[inset side="middle" title=""]The old pond;          A frog jumps in —               The sound of the water.[/inset]


Visiting the Kinkaku, or Golden Pavilion, I came to know what "refinement" and "peaceful" really mean. This temple is made with real gold and sits in the middle of a pond inside a lovely garden, it is truly enchanting. I also visited different temples and palaces, like the Silver Temple (which is not made with real silver) and the Shogun house. All these places have a strange atmosphere that moved me. In spite of my non-Japanese culture, the impression of purity mixed with the smell of the nature made me feel like I was in a safe place out of civilization. As well, when I visualized Matsuo Basho writing his Haiku, I could see him in a Zen garden on a sunny day, sitting on a bench, contemplating a cherry tree with the sound of a small fountain for music. With this image in my head, I understood why the city and its thousands of temples have inspired poets so much. With so much beauty around and the peaceful atmosphere, Kyoto is a gift for who want to create poetry.

I only spent a few days in Kyoto and did not have enough time to visit the 2000 temples ( a lifetime is not enough to see all the beauty of the city) but I feel like I understood the poetic side of Kyoto. Because I visited in September, I unfortunately did not have the chance to see Kyoto in spring when all the cherry blossoms are in flower.

The next time I will go there it will certainly be in spring so I can appreciate even more the spirit and the beauty of this amazing city.





Wednesday, 31 March 2010 00:00





Friday, 26 March 2010 10:39

Tianmu’s ‘Jungle’ is in danger

Located in the north west of Taipei city, Tianmu is a pleasant quarter: a quiet and calm environment quietly bisected by the Huangxi River with Yanming Mountain rising at the back. Tianmu has become one of the favourite places for foreigners to live in Taipei and is well known as a pleasant place for a stroll. In Chinese ‘tian’ means ‘sky’ and ‘mu’ means ‘mother’ but I would say that more so than the sky, it is Mother Nature who has given Tianmu most of its beauty. Now development plans threaten to destroy much of this.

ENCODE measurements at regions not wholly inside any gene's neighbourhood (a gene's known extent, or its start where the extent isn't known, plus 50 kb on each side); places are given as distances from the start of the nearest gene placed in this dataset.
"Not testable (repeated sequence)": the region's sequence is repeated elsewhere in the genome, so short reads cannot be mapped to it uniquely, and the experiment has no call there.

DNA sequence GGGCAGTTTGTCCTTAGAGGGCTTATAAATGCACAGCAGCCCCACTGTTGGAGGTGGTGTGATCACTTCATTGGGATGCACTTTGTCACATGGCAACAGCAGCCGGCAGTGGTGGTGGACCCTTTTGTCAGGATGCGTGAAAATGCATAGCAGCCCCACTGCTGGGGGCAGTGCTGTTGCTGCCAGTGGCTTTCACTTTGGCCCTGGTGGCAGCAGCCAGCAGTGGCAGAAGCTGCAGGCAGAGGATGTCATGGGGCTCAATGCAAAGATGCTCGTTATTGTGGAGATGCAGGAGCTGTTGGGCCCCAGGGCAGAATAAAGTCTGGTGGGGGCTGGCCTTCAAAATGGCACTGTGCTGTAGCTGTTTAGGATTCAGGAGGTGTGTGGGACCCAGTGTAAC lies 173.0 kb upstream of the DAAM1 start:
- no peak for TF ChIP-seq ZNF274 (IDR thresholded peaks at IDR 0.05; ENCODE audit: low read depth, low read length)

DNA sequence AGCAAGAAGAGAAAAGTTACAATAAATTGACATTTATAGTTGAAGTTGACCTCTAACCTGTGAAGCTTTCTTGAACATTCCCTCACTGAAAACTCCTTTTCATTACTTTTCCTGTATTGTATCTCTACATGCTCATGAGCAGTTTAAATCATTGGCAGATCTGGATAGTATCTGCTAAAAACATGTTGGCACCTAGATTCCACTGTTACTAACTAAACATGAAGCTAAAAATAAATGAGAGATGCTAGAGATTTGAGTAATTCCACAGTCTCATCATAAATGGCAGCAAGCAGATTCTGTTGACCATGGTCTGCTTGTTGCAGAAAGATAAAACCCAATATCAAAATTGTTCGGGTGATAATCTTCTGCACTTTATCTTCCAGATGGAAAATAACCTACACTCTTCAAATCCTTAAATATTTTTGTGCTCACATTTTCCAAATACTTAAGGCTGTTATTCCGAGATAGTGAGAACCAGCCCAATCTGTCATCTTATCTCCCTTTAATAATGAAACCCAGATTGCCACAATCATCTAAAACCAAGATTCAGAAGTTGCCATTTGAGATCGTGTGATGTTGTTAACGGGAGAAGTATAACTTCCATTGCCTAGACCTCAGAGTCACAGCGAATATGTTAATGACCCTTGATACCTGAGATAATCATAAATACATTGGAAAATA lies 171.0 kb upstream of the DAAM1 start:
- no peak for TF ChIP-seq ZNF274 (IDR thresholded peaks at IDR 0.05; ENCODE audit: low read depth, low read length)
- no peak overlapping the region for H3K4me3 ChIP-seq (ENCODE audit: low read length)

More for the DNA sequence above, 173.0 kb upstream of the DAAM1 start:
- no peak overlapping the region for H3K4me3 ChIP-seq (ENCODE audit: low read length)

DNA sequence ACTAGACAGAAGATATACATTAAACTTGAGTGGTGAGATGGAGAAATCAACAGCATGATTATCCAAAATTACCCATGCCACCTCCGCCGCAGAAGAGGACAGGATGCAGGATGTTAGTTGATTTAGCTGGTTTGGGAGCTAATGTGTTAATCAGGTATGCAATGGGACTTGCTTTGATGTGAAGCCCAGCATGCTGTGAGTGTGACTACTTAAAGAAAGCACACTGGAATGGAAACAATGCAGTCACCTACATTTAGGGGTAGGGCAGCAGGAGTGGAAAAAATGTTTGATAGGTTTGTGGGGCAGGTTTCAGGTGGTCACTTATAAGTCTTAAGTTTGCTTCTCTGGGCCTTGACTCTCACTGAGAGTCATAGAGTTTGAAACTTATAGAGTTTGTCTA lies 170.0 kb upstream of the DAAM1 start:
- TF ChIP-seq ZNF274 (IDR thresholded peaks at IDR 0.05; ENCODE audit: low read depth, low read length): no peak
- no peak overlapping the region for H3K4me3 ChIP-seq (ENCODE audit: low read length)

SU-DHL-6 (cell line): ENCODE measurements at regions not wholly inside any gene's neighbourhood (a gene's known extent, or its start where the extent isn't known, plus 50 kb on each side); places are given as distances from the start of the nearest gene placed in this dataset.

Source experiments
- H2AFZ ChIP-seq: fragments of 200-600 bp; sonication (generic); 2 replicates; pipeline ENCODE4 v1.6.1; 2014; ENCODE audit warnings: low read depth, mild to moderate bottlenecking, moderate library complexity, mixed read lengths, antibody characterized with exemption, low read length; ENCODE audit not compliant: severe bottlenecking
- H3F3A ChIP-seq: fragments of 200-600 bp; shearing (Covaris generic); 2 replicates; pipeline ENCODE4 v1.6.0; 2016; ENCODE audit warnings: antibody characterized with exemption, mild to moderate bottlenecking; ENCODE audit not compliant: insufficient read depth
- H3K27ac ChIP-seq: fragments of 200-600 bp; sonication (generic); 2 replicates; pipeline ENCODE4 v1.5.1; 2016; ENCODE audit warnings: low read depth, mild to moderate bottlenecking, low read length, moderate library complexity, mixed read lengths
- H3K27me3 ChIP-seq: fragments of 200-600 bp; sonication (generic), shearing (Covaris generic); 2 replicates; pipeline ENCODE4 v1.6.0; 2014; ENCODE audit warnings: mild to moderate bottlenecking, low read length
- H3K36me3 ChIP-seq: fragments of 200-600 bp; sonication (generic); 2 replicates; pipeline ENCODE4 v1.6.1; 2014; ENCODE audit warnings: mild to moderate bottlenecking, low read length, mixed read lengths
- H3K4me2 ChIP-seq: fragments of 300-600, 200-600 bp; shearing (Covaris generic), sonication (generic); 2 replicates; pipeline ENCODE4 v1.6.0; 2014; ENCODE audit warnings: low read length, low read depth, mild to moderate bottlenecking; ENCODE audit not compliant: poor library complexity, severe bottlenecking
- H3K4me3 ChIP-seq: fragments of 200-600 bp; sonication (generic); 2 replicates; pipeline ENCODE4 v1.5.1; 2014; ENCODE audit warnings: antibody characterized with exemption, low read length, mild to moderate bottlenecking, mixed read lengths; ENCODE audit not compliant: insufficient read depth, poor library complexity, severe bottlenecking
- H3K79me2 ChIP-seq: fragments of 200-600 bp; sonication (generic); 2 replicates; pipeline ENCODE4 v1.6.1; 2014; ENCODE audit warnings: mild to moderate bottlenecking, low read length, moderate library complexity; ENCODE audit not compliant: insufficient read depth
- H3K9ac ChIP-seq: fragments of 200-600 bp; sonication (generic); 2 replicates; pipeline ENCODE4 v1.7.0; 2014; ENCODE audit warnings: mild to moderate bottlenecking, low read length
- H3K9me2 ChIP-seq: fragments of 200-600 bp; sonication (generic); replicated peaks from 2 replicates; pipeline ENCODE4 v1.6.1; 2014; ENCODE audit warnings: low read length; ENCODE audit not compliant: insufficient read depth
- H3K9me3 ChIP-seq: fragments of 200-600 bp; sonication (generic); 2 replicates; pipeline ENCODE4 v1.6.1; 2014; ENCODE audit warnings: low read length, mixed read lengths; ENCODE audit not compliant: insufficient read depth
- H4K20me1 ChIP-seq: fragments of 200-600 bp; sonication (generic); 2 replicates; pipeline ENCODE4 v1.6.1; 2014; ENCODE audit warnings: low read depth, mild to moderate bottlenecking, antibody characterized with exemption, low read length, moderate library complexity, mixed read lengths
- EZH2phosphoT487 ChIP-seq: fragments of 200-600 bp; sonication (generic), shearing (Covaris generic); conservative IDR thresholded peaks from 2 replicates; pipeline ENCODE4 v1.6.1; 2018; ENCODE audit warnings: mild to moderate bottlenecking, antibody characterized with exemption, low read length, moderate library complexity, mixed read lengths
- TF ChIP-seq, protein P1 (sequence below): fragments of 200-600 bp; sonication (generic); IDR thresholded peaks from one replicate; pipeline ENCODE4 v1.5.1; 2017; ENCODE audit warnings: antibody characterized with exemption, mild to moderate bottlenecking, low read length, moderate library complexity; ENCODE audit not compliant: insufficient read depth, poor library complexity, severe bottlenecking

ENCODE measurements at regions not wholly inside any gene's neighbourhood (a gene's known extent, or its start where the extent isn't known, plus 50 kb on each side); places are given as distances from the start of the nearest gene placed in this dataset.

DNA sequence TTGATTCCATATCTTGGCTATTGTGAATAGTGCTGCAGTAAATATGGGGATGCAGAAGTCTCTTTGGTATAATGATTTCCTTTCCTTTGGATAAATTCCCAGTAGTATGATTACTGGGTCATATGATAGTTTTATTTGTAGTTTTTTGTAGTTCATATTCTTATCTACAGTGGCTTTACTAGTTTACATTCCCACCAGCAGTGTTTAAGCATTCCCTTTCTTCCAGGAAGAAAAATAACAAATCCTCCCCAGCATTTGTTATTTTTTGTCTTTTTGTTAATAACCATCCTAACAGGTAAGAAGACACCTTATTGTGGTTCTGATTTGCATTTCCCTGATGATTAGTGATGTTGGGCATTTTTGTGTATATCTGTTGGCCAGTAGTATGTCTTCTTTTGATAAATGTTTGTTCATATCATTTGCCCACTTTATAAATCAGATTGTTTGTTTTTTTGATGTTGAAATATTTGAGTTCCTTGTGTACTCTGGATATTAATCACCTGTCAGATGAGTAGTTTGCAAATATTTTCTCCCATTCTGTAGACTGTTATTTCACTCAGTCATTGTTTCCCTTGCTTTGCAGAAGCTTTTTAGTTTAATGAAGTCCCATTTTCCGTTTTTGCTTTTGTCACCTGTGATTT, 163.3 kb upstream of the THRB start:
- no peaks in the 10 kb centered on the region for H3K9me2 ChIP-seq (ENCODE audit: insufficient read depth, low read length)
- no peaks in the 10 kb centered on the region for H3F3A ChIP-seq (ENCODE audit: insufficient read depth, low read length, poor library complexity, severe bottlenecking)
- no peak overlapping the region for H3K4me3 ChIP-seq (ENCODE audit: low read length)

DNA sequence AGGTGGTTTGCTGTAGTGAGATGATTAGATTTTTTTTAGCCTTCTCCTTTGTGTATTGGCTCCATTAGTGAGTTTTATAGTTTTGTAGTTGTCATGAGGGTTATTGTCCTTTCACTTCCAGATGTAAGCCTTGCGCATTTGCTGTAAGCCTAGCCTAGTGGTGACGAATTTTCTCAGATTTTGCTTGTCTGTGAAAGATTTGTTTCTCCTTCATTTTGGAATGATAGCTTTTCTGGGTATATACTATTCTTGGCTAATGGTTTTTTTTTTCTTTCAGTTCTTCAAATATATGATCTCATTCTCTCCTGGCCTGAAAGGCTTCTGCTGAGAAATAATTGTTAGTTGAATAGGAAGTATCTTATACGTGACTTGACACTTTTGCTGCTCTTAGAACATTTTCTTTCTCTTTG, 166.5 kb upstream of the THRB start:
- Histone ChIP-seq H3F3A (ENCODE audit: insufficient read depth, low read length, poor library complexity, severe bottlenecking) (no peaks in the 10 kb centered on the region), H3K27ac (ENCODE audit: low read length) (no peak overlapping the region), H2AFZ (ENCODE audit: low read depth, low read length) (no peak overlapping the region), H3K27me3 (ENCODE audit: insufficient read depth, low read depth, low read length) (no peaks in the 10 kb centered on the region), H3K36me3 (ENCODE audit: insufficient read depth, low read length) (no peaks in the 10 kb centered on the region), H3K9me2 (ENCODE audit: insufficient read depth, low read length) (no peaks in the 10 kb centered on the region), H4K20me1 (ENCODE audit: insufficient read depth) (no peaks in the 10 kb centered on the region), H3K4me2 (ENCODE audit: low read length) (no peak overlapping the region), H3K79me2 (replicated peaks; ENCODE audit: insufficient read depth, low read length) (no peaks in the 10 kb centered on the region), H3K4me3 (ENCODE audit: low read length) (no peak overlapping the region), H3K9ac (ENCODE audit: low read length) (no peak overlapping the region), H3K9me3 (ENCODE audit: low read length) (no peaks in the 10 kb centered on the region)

I have been informed by a resident of Tianmu that a huge real estate project is to replace the green space along the river. This green part of Tianmu, called ‘the Jungle’ by some residents, extends for 5,000 square metres. A big part of the space is a private ground owned by an old woman who suffers from Alzheimer’s disease and is not able anymore to fight for her land rights. Because she likes trees so much she protected this area all her life. Thanks to her acts, today this ground holds more than 30 different kinds of tree such as cotton tree, flamboyant tree and the money tree. Furthermore, 26 special trees are protected by the law due to their environmental value (most of these trees are more than 100 years old). You can also find squirrels, frogs, the blue magpie and a species of eagle (the Crested Goshawk) that cannot be seen anywhere else in Taipei. In concrete terms, if nothing is done to protect ‘the Jungle’ then it will be the end of this amazing green space along the river.

A very concerned resident of the Tianmu west road received me in his house and showed me ‘the Jungle’. In order to have the best view, we went on the roof of his building and from here I saw: a ground covered by trees with the river running in the middle and the Yanming Mountain in the back , what an amazing landscape! I also could hear birds and the sound of the river. For one second I forgot that I was in a city that has more than 2 million inhabitants. On these grounds, you will also find three rare traditional houses. The famous movie director Li Han Xiang, who directed more than 80 movies and won the best director award at the Golden Horse Awards in 1965, lived in one for 8 years. Less than 6 months ago, an old man who was still living in one of those three houses was asked to leave to allow the grounds to be cleaned. Since that day nobody knows where he now lives.

Tianmu8The lose of this rare green area will be a pity for all and because they are the most directly concerned by the situation, residents of Huangxi river area decided to gather and fight. They started a petition against the real estate project that has already been signed by 2,500 residents, or 95% of all Tianmu west road residents.